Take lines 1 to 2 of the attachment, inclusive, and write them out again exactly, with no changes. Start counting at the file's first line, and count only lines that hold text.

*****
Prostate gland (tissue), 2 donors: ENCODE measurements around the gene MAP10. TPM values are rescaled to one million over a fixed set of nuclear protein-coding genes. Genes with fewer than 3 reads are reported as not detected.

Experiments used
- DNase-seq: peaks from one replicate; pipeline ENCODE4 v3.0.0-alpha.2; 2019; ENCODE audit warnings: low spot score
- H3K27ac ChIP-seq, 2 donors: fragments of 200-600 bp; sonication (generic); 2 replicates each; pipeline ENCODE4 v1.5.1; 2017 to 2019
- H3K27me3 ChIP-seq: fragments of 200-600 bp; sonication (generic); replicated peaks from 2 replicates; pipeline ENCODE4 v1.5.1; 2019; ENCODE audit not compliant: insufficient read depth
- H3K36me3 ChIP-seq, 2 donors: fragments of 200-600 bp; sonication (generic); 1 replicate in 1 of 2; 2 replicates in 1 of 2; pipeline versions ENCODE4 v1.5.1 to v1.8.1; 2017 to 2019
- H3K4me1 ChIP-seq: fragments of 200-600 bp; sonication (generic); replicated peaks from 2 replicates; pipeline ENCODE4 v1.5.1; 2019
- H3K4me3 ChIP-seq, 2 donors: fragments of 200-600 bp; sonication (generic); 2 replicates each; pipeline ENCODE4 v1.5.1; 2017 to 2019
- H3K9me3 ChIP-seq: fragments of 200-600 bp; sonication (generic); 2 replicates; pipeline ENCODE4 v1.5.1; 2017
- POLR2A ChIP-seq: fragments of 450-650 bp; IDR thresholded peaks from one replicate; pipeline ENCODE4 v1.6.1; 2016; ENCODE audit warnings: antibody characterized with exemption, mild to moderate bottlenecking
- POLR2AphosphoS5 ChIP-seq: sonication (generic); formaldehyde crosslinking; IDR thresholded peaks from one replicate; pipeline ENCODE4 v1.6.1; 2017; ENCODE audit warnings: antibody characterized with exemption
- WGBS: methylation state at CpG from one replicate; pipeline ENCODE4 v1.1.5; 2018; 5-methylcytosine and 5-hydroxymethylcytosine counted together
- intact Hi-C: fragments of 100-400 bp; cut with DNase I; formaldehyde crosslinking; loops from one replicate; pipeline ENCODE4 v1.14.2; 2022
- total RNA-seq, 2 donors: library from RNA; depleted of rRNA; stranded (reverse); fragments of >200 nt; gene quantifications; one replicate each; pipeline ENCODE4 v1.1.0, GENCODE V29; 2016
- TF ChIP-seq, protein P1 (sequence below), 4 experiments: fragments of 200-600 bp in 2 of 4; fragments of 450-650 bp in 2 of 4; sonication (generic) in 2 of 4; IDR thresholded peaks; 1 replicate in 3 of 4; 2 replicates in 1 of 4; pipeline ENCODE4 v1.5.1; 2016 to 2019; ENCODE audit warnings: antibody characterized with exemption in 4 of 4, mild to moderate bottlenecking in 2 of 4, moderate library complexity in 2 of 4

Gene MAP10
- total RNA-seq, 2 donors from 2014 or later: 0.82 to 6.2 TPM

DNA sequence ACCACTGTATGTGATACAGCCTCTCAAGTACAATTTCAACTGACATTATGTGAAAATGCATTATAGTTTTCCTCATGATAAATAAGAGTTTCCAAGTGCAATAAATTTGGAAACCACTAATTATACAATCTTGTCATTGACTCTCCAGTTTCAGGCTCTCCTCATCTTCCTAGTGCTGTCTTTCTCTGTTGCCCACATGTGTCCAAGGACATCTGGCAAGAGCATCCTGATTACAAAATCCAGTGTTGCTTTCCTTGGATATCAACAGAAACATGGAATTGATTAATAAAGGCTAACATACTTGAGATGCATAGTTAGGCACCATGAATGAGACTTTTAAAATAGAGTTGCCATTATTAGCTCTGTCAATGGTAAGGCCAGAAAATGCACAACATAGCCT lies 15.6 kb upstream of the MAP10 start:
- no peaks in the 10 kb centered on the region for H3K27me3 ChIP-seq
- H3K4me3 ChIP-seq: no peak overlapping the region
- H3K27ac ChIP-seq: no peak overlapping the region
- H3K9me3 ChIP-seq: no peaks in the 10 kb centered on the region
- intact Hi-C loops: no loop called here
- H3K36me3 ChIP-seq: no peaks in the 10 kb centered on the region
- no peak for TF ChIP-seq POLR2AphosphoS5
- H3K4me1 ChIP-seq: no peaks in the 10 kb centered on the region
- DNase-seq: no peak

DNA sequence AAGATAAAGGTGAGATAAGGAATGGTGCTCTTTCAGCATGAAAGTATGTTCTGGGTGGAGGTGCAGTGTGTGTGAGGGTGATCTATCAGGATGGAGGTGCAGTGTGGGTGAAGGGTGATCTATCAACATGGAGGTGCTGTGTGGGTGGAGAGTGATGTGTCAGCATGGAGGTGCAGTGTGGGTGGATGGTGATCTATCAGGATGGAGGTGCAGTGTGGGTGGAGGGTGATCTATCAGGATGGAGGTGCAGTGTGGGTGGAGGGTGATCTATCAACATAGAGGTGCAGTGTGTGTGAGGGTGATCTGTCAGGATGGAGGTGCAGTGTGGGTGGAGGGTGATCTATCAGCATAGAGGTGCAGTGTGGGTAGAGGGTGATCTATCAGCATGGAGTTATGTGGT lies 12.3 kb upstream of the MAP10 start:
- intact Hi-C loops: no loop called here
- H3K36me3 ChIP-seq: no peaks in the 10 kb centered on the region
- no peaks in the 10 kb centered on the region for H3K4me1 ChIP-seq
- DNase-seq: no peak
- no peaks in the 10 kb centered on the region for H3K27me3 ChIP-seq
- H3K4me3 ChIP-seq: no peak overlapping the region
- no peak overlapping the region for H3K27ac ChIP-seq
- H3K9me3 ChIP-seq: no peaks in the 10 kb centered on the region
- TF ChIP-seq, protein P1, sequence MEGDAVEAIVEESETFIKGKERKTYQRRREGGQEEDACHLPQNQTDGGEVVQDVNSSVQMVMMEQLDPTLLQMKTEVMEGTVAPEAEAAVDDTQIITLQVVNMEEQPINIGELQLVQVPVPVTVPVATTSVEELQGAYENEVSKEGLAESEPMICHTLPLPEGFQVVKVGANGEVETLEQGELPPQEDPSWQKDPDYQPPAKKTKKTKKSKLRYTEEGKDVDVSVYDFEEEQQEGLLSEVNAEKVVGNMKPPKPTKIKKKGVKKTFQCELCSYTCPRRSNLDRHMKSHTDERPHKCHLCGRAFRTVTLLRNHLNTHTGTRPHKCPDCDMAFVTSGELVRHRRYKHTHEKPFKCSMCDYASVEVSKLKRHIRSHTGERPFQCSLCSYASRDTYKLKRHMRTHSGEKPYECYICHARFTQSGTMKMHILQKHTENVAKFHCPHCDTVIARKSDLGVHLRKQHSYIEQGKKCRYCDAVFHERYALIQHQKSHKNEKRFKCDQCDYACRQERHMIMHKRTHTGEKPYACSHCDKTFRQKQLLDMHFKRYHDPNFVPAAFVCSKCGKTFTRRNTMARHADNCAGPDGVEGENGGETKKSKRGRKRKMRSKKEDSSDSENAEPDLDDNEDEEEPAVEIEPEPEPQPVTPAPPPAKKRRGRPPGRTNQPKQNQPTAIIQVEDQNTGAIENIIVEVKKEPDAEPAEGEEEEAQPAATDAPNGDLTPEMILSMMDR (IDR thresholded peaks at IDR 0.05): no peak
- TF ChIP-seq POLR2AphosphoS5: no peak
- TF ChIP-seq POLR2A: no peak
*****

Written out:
Prostate gland (tissue), 2 donors: ENCODE measurements around the gene MAP10. TPM values are rescaled to one million over a fixed set of nuclear protein-coding genes. Genes with fewer than 3 reads are reported as not detected.

Experiments used